Donna Winter (Class of 2016) shared the wonderful photos of mangrove rubbervine (Rhabdadenia biflora) shown above. This high-climbing, very vigorous vine clambers over mangroves and other vegetation, so some folks describe it as weedy. Under moist conditions, It can colonize a substantial area via underground suckers.
Also known as rubbervine and mangrovevine, this native vine is one of the few vines that you will find growing in tidal marshes and on the edges of mangrove forests. You will find it growing along the wetland cross-over bridges at the Oslo Riverfront Conservation Area (ORCA), along the eastern part of Oslo Road, and on many mosquito impoundment dikes.
It often twines around itself, and its stout stems can be up to 1/2″ thick. As with many other members of the dogbane family, Apocynaceae, its stems contain a white milky sap that is poisonous.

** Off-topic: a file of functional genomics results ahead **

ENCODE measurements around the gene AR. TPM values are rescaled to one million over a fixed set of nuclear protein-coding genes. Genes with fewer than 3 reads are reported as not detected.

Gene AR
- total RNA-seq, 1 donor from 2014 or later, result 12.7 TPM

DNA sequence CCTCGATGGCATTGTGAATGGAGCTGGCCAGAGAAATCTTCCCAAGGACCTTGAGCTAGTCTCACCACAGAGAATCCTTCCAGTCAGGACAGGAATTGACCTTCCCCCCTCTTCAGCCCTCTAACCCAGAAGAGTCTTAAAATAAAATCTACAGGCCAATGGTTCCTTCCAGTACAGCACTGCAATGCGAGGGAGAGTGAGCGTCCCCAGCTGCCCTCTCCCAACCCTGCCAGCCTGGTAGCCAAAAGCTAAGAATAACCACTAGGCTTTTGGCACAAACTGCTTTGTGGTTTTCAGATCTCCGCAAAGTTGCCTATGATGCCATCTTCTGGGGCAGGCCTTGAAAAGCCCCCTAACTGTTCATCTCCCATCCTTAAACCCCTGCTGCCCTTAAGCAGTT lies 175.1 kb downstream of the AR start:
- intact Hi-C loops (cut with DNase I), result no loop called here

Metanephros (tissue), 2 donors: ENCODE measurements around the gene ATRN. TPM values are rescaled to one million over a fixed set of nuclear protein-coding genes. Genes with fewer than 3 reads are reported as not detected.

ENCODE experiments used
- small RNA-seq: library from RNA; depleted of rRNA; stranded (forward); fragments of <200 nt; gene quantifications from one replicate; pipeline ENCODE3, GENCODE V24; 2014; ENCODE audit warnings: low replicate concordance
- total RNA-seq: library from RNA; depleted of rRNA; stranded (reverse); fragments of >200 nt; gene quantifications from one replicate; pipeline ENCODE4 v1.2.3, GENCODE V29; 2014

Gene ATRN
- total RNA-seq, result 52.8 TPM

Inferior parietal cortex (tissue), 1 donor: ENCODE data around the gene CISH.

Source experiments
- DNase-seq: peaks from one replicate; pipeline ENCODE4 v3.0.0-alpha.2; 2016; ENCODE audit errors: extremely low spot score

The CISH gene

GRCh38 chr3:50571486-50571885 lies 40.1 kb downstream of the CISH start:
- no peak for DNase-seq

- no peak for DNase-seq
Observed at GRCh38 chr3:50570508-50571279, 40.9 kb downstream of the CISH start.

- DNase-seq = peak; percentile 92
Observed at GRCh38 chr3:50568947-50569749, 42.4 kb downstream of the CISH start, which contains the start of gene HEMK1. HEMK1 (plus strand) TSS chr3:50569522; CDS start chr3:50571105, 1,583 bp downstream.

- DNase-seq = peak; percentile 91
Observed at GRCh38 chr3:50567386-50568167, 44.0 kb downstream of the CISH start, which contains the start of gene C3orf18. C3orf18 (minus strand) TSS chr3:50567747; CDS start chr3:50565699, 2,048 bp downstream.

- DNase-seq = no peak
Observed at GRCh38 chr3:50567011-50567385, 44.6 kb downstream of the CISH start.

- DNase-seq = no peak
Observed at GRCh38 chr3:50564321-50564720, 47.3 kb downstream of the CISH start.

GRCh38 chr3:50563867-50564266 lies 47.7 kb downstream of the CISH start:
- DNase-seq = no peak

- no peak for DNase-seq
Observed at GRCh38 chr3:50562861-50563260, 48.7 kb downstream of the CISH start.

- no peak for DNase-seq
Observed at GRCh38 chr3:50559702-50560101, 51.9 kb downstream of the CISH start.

Its flowers are trumpet-shaped, as is true for many plants in the dogbane family. The deep throat is light yellow in color, and given the location of the pollen deep inside the plant, sphinx moths are thought to be the pollinators.
Flowering and fruiting occurs throughout the year when temperatures remain warm. This tropical plant ranges from Brevard County southward. Its flowers and fruits are borne in pairs, giving rise to its species name, biflora, meaning two flowers.
The species name, Rhabdadenia, refers to its pods, since, in Greek, rhabdos mean rod and adenos means gland. These elegant seed pods open to launch 2″ long pointy seeds festooned with fluffy silken parachutes.
Its opposite leaves have a dramatic pinnate venation and reddish petioles (leaf stems). The leaves tend to be darker green under shadier conditions.
The growth habit, habitat, flowers, and pods aid in identification of this vine. Tolerant of a wide variety of difficult conditions, mangrove rubbervine can be grown over a trellis in a landscape.